Hammersmith
had been incorporated in the parish of Fulham.[17] However, due to population expansion, it was decided to create separate parishes for the purposes of administration. They did not come together again until 1965.[citation needed] 19th century transport and power plays[edit]

Charles Booth 1889 map - detail showing Lillie Bridge, the two railway lines and Brompton Cemetery

The 19th century roused Walham Green
Walham Green
village, and the surrounding hamlets that made up the parish of Fulham, from their rural slumber and market gardens with the advent first of power production and then more hesitant transport development.[18] This was accompanied by accelerating urbanisation, as in other centres in the county of Middlesex, which encouraged trade skills among the growing population. In 1824 the Imperial Gas Light and Coke Company, the first public utility company in the world, bought the Sandford estate in Sands End to produce gas for lighting - and in the case of the Hurlingham Club, for ballooning.[19] Its ornately decorated number 2 gasholder is Georgian, completed in 1830 and reputed to be the oldest gasholder in the World.[20] In connection with gas property portfolios, in 1843 the newly formed Westminster
Westminster
Cemetery Company had trouble persuading the Equitable gas people (a future Imperial take-over) to sell them a small portion of land to gain southern access, onto the Fulham
Fulham
Road, from their recently laid out Brompton Cemetery, over the parish border in Chelsea. The sale was finally achieved through the intervention of cemetery shareholder and Fulham
Fulham
resident, John Gunter.[21][22]

Kensington Canal
Kensington Canal
and Brompton Cemetery
Brompton Cemetery
by William Cowen, with Stamford Bridge in the distance. c. 1860

Meanwhile, another group of local landowners, led by Lord Kensington with Sir John Scott Lillie
Sir John Scott Lillie
and others had conceived, in 1822, the idea of exploiting the water course up-river from Chelsea Creek on their land by turning it into a two-mile canal. It was to have a basin, a lock and wharves, to be known as the Kensington Canal, and link the Grand Union Canal
Grand Union Canal
with the Thames. In reality, however, the project was over budget and delayed by contractor bankruptcies and only opened in 1828, when railways were already gaining traction.[23] The short-lived canal concept did however leave a legacy: the creation on Lillie's land of a brewery and residential development, 'Rosa' - and 'Hermitage Cottages', and several roads, notably, the Lillie Road connecting the canal bridge, (Lillie Bridge) at West Brompton
West Brompton
with North End Lane and the eventual creation of two railway lines, the West London
London
Line and the District line
District line
connecting South London
London
with the rest of the capital. This was done with the input of two noted consulting engineers, Robert Stephenson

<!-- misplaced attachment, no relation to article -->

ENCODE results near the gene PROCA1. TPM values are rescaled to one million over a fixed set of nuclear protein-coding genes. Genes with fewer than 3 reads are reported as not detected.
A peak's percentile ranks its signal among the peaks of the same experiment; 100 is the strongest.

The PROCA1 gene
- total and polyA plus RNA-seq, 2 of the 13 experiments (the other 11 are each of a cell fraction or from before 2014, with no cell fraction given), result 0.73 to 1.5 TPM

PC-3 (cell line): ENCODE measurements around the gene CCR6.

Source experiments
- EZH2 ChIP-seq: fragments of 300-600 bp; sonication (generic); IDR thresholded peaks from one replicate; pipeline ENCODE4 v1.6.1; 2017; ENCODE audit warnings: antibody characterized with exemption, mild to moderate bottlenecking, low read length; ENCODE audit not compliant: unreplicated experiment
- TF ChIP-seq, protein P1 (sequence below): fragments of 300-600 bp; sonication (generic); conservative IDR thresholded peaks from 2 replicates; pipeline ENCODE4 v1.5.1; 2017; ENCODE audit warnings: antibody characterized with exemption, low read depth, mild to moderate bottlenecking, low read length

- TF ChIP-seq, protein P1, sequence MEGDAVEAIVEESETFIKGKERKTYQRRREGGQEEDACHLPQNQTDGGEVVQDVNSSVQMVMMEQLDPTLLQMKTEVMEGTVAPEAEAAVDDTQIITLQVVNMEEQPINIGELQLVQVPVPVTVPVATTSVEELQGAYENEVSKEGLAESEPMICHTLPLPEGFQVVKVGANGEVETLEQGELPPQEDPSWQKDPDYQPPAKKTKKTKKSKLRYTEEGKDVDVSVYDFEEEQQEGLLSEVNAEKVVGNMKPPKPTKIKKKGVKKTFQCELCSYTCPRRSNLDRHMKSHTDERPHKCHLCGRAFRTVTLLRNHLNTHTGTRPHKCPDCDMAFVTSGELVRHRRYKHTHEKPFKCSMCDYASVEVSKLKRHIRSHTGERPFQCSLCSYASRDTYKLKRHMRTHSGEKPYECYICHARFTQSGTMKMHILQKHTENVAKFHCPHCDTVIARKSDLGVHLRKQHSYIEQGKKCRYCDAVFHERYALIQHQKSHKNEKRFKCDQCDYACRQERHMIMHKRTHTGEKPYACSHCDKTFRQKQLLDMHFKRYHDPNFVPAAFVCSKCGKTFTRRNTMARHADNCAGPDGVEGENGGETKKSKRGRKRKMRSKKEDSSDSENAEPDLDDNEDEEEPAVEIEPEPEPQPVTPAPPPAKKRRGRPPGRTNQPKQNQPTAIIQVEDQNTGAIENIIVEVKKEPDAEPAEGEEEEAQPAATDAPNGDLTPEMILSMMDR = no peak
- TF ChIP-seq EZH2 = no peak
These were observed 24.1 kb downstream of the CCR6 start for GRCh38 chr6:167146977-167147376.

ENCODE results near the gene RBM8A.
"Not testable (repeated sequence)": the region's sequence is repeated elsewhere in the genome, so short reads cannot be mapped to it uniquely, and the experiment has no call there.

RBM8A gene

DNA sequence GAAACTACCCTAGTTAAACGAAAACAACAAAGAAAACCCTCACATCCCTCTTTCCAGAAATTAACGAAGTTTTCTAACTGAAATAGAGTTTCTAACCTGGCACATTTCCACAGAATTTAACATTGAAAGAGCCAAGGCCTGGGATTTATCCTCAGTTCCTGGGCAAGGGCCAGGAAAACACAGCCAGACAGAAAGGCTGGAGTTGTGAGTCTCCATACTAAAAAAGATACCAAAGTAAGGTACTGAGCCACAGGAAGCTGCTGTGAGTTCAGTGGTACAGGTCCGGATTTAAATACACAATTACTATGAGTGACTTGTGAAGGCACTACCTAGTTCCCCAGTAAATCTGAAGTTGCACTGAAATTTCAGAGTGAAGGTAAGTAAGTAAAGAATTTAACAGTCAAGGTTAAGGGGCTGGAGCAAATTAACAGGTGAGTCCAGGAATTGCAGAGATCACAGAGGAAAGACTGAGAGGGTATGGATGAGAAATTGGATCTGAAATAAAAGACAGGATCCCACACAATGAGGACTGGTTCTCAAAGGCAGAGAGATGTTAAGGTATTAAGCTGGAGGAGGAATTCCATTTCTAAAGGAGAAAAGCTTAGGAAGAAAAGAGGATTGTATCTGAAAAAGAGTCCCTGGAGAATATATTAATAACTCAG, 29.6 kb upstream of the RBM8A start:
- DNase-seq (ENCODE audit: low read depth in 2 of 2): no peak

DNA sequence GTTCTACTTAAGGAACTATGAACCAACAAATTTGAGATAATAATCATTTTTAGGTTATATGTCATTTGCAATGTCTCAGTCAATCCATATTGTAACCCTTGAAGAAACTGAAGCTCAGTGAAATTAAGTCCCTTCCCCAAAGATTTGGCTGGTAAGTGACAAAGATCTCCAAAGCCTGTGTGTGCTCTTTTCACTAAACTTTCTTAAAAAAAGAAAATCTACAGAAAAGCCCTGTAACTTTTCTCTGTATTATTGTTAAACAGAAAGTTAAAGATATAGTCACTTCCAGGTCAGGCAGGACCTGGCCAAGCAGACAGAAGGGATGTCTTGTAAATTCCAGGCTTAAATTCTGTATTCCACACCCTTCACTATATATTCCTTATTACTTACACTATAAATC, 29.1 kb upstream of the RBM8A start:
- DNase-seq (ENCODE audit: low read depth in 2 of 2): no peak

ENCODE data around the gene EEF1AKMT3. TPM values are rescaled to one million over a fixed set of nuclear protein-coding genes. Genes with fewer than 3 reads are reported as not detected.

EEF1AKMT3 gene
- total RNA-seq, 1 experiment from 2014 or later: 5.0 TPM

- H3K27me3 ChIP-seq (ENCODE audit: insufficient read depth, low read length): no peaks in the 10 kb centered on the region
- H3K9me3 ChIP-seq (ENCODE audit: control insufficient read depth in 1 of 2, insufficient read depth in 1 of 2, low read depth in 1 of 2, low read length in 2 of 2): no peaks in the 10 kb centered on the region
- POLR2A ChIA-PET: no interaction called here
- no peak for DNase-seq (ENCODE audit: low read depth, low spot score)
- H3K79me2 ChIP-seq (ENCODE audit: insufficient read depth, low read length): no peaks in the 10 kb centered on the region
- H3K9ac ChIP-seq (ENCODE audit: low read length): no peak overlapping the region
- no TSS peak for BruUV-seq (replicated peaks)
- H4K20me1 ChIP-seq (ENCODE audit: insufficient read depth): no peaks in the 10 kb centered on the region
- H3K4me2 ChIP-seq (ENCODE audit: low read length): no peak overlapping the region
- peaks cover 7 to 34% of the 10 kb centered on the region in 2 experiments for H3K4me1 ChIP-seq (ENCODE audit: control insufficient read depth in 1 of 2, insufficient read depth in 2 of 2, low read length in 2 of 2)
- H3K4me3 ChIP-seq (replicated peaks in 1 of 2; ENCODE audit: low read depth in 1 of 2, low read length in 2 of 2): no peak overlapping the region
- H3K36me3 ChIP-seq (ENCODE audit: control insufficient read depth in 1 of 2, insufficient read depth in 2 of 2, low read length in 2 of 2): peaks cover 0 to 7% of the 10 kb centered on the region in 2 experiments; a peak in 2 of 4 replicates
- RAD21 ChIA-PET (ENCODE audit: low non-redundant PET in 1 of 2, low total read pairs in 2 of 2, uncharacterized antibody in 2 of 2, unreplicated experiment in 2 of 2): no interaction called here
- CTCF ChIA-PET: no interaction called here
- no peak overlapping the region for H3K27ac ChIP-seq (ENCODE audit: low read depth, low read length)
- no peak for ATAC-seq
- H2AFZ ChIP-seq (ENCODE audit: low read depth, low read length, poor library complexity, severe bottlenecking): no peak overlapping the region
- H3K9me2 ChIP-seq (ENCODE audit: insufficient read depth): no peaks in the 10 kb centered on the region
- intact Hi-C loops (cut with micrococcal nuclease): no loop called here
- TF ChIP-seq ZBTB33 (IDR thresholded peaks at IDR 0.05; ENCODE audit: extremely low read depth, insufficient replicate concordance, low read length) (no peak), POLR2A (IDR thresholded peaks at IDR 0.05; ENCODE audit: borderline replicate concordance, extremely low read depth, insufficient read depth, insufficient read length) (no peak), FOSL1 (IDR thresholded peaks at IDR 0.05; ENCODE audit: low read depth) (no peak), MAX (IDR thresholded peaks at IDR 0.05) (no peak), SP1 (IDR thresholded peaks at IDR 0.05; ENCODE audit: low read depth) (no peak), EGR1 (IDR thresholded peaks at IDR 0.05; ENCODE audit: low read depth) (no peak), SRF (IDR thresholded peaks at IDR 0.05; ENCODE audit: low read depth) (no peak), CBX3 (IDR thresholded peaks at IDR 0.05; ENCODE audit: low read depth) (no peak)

Robert Stephenson
in 1840 and from 1860, Sir John Fowler.[23]

Empress Hall with Lillie Bridge
Lillie Bridge
Depot, Fulham, before Earl's Court Exhibition was built on the right, 1928-source: Britain from Above.

It meant that the area around Lillie Bridge
Lillie Bridge
was to make a lasting, if largely unsung, contribution for well over a century to the development and maintenance of public transport in London
London
and beyond. Next to the Lillie Bridge
Lillie Bridge
engineering Depot, the Midland Railway established its own coal and goods yard.[citation needed] In !907 the engineering HQ of the Piccadilly Line in Richmond Place (16-18 Empress Place) oversaw the westward expansion of the line into the suburbs. At the turn of the century, the London
London
Omnibus Co. in Seagrave Road oversaw the transition of horse-drawn to motor buses, which were eventually integrated into London
London
Transport and London Buses. This attracted a host of other automotive enterprises to move into the area.[citation needed] With the growth of 19th-century transport links into East Fulham
Fulham
and its sporting venues by 'Lillie Bridge', along with the immediately neighbouring 24-acre Earl's Court
Earl's Court
exhibition grounds, and the vast the Empress Hall (see entertainment section below). During the First World War it would become accommodation for Belgian refugees. Meanwhile, the historic hamlet of North End was massively redeveloped in the 1880s by Messrs Gibbs & Flew, who built 1,200 houses on the fields. They had trouble disposing of the properties, so for public relations purposes, they renamed the area 'West Kensington', to refer to the more prosperous neighbourhood over the parish boundary.[24] The last farm to function in Fulham
Fulham
was Crabtree Farm, which closed at the beginning of the 20th-century. A principal recorder of all these changes was a local man, Charles James Féret (1854-1921), who conducted research over a period of decades before publishing his three volume history of Fulham
Fulham
in 1900.[25][26]

Barbara Hepworth's Sphere with inner form, cast at the Art Bronze Foundry in Fulham

Art and Craft[edit] Ceramics
Ceramics
and weaving in Fulham
Fulham
go back to at least the 17th century, most notably with the Fulham
Fulham
Pottery, followed by the establishment of tapestry and carpet production with a branch of the French 'Gobelins manufactory' and then the short-lived Parisot weaving school venture in the 1750s. William De Morgan, ceramicist and novelist, moved into Sands End
Sands End